So what assets does Labour think are "strategic"and thus should be used to produce in-house? And what is a "strategic asset" anyway? The term has no meaning within economics.

Its not clear that the government's past interventions have been in areas where the Hart, Shleifer and Vishny arguments would suggest the government should be involved. Banking, for example, is not a area where cost reduction come at the expense of quality, where innovation is unimportant or where there are any problem with government procurement. So why have the government owning a bank? Also government involvement in Air New Zealand is hard to justify on these grounds. As noted above, the case for private sector provision is stronger when quality reducing cost reduction can be controlled through competition, and the airline industry is very competitive, when quality innovations are important, and we want a high quality and innovative airline industry, and when patronage and powerful unions are a severe problem inside the government, which are things we wish to avoid with an airline. Here private provision makes sense.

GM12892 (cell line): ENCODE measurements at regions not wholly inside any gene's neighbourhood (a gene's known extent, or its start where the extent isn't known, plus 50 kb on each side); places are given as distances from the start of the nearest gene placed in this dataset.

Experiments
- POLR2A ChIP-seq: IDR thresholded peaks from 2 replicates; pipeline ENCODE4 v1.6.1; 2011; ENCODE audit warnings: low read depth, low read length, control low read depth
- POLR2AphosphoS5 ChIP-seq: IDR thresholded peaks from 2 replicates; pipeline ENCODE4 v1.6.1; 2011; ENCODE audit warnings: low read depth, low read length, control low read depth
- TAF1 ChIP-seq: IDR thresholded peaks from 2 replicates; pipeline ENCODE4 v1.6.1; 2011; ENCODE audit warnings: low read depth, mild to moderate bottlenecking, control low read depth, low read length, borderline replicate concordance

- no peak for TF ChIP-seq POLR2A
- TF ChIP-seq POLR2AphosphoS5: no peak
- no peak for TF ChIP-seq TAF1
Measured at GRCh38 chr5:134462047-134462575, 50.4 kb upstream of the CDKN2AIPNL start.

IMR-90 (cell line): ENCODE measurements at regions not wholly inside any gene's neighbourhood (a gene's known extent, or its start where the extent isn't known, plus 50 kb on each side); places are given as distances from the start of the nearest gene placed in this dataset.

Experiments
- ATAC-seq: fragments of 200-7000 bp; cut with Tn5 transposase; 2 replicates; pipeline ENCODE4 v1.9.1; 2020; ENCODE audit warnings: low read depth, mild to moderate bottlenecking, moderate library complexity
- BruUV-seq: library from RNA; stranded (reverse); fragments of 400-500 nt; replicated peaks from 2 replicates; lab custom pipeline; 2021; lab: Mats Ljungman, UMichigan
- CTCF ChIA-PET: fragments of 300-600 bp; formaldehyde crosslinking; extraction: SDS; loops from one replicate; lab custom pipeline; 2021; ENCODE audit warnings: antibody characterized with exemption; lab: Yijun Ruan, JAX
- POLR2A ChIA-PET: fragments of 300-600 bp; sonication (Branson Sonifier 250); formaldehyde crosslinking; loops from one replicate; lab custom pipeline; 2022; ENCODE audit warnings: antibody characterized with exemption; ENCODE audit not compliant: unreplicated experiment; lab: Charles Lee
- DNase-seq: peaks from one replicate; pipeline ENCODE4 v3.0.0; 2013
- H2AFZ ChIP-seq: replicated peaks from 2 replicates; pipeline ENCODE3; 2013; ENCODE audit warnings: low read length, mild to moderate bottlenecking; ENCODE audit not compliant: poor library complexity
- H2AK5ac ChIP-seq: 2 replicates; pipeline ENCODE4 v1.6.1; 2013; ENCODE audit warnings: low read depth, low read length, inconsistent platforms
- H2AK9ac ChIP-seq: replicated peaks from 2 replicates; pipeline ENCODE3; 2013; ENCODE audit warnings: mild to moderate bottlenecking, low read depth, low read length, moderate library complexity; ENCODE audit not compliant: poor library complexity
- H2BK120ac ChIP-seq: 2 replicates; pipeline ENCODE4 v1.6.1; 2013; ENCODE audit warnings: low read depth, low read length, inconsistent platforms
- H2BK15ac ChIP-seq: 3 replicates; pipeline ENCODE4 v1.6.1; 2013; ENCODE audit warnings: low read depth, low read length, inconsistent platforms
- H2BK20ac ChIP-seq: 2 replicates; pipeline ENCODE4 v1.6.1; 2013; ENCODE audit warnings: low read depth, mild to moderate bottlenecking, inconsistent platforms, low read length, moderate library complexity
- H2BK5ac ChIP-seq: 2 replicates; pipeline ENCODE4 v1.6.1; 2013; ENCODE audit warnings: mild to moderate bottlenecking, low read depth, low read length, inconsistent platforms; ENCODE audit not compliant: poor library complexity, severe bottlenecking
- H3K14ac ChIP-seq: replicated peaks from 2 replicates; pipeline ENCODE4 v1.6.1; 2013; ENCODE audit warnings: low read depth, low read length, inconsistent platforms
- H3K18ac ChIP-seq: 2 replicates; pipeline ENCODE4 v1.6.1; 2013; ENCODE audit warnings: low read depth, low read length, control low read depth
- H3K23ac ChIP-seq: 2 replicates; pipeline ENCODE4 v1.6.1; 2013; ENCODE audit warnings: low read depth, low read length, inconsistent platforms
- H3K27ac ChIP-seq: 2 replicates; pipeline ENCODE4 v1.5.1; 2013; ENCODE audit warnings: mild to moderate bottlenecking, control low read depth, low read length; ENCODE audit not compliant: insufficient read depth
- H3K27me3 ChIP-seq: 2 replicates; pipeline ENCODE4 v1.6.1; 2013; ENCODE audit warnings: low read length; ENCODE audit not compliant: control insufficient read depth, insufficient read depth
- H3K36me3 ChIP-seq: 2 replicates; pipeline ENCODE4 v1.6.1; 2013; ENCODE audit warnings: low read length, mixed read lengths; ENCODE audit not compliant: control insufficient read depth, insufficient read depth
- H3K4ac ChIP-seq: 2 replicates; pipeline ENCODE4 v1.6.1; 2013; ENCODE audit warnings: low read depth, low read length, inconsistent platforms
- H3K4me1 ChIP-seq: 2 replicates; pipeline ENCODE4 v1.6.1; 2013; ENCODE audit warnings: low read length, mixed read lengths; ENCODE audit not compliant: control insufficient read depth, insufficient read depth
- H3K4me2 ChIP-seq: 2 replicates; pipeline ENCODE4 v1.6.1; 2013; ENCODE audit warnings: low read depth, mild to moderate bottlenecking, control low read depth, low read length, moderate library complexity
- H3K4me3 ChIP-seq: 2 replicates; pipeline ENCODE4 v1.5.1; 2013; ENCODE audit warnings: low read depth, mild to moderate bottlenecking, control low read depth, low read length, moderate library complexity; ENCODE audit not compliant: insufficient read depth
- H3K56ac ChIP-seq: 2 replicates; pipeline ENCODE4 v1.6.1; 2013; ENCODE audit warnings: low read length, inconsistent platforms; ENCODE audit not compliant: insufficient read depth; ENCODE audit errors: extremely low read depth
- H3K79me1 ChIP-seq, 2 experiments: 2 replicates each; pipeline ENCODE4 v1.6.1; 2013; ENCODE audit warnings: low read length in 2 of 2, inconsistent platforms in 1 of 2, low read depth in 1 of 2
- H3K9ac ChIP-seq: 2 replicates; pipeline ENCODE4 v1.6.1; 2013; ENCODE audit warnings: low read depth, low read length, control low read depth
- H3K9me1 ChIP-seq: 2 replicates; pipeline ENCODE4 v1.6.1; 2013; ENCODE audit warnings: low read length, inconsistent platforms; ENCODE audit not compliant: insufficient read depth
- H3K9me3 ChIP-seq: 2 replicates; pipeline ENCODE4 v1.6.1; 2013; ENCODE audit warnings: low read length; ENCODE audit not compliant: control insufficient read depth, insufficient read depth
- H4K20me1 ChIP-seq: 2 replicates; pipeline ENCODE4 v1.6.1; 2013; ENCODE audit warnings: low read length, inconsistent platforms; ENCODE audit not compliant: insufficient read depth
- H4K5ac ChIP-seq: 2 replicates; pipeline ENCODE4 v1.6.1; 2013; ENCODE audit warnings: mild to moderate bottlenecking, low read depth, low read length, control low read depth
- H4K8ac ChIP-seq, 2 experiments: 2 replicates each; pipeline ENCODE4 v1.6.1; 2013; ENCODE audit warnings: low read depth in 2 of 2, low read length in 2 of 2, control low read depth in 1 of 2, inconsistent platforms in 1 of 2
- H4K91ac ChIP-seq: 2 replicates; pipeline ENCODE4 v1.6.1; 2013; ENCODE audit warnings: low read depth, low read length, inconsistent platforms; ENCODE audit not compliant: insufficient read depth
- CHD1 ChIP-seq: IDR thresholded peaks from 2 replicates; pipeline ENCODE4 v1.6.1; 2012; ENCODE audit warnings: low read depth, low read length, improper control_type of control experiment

So what will be invested in, and how will the assets be picked? And why should the government be involved in these businesses in the first place?

And what of governments, or their agents, picking winners? Some years ago economist Tim Harford had a piece up at in which he tries to unravel why governments so unerringly back losers. Harford points out that "[i]f you want to dismay an economist, just mention the phrase "national champion."" On hearing such a phrase economists automatically think of "wheezing corporate behemoths protected from domestic competition, propped up with generous government subsidies and shielded behind trade barriers." I suspect that the expression "strategic asset" would have much the same affect on economists. Not a pretty picture, it has loser written all over it. So, asks Harford, if governments want to back winners, Why are they so good at backing losers?. He answers,